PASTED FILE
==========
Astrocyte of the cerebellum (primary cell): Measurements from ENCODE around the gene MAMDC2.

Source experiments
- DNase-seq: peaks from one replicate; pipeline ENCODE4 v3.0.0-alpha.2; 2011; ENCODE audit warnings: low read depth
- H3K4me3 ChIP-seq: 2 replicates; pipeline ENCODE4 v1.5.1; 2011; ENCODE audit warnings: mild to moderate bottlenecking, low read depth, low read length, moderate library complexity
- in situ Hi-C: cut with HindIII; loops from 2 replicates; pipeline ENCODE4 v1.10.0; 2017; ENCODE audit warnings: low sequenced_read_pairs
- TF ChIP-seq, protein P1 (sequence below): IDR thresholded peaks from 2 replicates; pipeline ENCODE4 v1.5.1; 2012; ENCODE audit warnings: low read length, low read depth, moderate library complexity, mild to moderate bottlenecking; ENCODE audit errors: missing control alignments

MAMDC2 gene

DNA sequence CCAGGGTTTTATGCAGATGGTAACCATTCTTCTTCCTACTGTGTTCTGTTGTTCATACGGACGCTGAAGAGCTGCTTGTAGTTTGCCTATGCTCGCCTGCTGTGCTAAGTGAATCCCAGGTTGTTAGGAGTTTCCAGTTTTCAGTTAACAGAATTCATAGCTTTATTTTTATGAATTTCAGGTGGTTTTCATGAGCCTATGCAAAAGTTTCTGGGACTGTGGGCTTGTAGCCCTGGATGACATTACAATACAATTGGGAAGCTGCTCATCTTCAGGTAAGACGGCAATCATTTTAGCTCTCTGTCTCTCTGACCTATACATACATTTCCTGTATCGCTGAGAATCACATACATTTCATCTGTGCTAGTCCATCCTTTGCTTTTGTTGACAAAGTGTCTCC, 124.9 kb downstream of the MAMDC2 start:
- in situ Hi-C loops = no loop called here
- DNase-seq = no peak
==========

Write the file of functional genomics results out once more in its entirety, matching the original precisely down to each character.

Astrocyte of the cerebellum (primary cell): Measurements from ENCODE around the gene MAMDC2.

Source experiments
- DNase-seq: peaks from one replicate; pipeline ENCODE4 v3.0.0-alpha.2; 2011; ENCODE audit warnings: low read depth
- H3K4me3 ChIP-seq: 2 replicates; pipeline ENCODE4 v1.5.1; 2011; ENCODE audit warnings: mild to moderate bottlenecking, low read depth, low read length, moderate library complexity
- in situ Hi-C: cut with HindIII; loops from 2 replicates; pipeline ENCODE4 v1.10.0; 2017; ENCODE audit warnings: low sequenced_read_pairs
- TF ChIP-seq, protein P1 (sequence below): IDR thresholded peaks from 2 replicates; pipeline ENCODE4 v1.5.1; 2012; ENCODE audit warnings: low read length, low read depth, moderate library complexity, mild to moderate bottlenecking; ENCODE audit errors: missing control alignments

MAMDC2 gene

DNA sequence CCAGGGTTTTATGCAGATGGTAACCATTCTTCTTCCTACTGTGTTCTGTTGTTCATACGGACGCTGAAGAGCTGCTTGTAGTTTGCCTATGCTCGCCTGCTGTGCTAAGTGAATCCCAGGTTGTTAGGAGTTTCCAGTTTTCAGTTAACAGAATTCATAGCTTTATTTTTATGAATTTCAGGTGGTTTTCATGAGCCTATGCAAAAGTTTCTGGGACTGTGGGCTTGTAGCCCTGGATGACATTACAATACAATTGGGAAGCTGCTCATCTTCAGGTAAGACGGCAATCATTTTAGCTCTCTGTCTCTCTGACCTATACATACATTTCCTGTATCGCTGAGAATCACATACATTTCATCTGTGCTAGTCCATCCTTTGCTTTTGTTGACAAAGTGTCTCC, 124.9 kb downstream of the MAMDC2 start:
- in situ Hi-C loops = no loop called here
- DNase-seq = no peak